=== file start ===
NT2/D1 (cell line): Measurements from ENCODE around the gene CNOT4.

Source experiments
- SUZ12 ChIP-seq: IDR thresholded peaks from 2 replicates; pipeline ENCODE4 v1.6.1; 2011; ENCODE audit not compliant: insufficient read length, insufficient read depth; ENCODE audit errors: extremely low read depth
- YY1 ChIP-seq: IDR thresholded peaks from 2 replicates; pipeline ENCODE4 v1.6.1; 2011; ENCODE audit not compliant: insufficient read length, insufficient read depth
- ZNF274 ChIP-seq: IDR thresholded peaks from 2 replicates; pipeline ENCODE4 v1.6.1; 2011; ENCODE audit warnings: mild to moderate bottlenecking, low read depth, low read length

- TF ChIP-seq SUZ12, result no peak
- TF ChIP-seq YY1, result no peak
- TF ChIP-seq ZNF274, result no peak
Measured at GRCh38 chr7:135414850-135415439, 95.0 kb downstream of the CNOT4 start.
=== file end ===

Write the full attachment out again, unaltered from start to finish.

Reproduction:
NT2/D1 (cell line): Measurements from ENCODE around the gene CNOT4.

Source experiments
- SUZ12 ChIP-seq: IDR thresholded peaks from 2 replicates; pipeline ENCODE4 v1.6.1; 2011; ENCODE audit not compliant: insufficient read length, insufficient read depth; ENCODE audit errors: extremely low read depth
- YY1 ChIP-seq: IDR thresholded peaks from 2 replicates; pipeline ENCODE4 v1.6.1; 2011; ENCODE audit not compliant: insufficient read length, insufficient read depth
- ZNF274 ChIP-seq: IDR thresholded peaks from 2 replicates; pipeline ENCODE4 v1.6.1; 2011; ENCODE audit warnings: mild to moderate bottlenecking, low read depth, low read length

- TF ChIP-seq SUZ12, result no peak
- TF ChIP-seq YY1, result no peak
- TF ChIP-seq ZNF274, result no peak
Measured at GRCh38 chr7:135414850-135415439, 95.0 kb downstream of the CNOT4 start.